It’s fascinating how diverse communities of Mexican narco-criminals and al Qaeda jihadists have been trading tactics.
The Mexicans have picked up on the terror effect of beheading that they learned from bin Laden’s boys, and now we hear that jihadist big brains recommend that loyal Soldiers of Allah residing in the Great Satan should set forest fires just like narcos.
It’s so easy — just toss a lit match in dry forest, and ka-blooey. A big pain and expense for the hated infidels.
Of course, if Washington hadn’t welcomed millions of Muslim immigrants to America, there wouldn’t be any hostile Arsonists for Allah present in the country to commit acts of fire jihad.
Al Qaeda Magazine Encourages Forest Fire Attacks, CBN, May 4, 2012
In issue No. 9 of al Qaeda’s English language “Inspire” magazine, there’s a section called “Open Source Jihad.”
In it, the author uses pictures and diagrams to show readers how to start forest fires in America using what he calls “ember bombs.”
“I think the scariest thing about this is the extreme detail in which al Qaeda lays these instructions out,” CBN News Terrorism Analyst Erick Stakelbeck said.
“They talk about the correct wind patterns to set a forest fire in,” Stakelbeck explained. “The right season, the right time of year, the correct temperature – all designed to cause the maximum amount of carnage and death.”
The article even urges would-be terrorists to target the state of Montana.
“In America, there are more houses built in the countryside than in the cities,” the author wrote. “It is difficult to choose a better place than in the valleys of Montana where the population increases rapidly.”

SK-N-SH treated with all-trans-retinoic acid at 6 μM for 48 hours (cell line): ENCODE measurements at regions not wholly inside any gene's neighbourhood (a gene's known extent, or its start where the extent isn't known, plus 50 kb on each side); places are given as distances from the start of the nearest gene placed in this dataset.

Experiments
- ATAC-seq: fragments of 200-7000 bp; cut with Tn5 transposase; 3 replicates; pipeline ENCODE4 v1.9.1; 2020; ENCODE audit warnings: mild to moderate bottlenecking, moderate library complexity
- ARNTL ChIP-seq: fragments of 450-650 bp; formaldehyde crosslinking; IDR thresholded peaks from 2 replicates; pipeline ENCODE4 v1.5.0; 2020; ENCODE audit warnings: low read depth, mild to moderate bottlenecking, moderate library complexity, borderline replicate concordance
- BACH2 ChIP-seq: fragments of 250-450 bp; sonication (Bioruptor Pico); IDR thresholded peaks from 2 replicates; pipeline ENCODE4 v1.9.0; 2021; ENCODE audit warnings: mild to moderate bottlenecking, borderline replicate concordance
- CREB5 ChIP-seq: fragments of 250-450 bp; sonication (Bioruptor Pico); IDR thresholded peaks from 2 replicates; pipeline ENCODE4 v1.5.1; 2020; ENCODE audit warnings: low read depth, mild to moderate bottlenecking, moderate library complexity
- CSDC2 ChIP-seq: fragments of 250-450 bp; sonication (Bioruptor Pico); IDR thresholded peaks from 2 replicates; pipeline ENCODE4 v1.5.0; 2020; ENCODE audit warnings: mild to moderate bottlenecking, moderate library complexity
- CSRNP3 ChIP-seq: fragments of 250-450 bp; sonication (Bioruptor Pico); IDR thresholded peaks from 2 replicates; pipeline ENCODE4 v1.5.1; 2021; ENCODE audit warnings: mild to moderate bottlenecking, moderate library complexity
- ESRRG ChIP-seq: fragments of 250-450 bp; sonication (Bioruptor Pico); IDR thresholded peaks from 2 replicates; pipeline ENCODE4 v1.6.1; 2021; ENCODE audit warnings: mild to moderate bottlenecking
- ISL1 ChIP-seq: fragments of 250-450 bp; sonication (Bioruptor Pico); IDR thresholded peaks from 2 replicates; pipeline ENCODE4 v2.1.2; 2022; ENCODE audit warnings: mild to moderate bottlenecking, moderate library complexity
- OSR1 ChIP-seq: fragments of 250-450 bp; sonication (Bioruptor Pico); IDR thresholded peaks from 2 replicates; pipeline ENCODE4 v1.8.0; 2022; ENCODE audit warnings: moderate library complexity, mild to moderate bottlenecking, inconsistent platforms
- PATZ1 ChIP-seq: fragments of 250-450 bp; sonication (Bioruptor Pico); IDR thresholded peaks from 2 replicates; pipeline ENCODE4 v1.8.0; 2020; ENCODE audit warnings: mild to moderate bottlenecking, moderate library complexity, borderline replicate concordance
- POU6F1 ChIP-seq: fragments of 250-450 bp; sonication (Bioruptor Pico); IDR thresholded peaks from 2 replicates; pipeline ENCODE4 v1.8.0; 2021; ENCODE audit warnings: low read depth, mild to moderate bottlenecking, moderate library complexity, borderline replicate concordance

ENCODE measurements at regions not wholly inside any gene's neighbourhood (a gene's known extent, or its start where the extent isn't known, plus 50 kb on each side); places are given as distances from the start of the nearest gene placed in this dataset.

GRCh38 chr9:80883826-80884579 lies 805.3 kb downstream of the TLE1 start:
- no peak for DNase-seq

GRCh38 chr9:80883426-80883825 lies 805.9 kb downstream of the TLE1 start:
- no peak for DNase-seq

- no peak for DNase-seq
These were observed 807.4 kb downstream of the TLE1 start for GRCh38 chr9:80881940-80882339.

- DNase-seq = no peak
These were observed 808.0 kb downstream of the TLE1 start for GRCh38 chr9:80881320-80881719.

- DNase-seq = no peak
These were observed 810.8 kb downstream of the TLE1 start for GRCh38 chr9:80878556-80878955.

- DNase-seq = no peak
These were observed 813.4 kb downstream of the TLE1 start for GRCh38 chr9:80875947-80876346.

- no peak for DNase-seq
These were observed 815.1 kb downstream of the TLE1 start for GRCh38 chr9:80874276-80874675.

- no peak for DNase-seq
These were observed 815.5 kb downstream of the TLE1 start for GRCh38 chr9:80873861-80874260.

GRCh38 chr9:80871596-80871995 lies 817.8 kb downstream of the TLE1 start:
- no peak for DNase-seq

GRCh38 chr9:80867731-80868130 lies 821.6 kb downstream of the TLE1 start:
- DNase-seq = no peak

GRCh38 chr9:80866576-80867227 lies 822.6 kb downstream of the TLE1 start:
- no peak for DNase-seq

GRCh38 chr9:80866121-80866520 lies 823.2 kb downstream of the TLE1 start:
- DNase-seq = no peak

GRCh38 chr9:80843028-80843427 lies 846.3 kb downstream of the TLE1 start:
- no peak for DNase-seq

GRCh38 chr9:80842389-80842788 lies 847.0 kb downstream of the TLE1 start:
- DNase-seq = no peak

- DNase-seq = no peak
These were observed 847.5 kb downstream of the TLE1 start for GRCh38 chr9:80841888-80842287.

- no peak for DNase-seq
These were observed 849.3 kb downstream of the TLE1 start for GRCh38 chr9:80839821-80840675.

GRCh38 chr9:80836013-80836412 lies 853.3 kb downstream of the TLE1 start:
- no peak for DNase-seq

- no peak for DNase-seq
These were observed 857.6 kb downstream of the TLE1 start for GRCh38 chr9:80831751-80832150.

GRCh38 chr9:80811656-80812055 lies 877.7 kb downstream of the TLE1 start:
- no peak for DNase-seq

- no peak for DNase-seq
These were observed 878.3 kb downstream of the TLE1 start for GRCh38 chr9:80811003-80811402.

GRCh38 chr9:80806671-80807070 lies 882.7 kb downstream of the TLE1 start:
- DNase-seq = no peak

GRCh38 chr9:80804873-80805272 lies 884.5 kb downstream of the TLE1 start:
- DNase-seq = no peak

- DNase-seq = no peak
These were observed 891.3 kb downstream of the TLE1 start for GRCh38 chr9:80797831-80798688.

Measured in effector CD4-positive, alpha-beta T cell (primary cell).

The instructions are so specific that it has fire experts concerned because of the extreme, dry weather conditions in much of the country now.
“It does not seem all that far fetched,” one fire official said. “A wildfire moves quite quickly and can inflict damage. And if people have that intent, it’s very frightening.”
Produced by al Qaeda’s affiliate in Yemen, the two magazine issues are the first since the deaths of radical cleric Anwar Al-Awlaki and his editor.
“Although Anwar al-Awlaki is dead, his memory and influence live on,” Stakelbeck said. “A young English speaking Muslim in Great Britain, in America, can dial up his sermons on YouTube (channel), he’s easily accessible on the web through DVD, through CDs.”
“So while Awlaki is dead, his influence lives on,” Stakelbeck added.
The magazine profiles several jihadi-type activities, including pieces on how to construct remote-controlled explosives, tips on training with a handgun, how to be an urban assassin, and the use of chemical and biological weapons to attack the United States.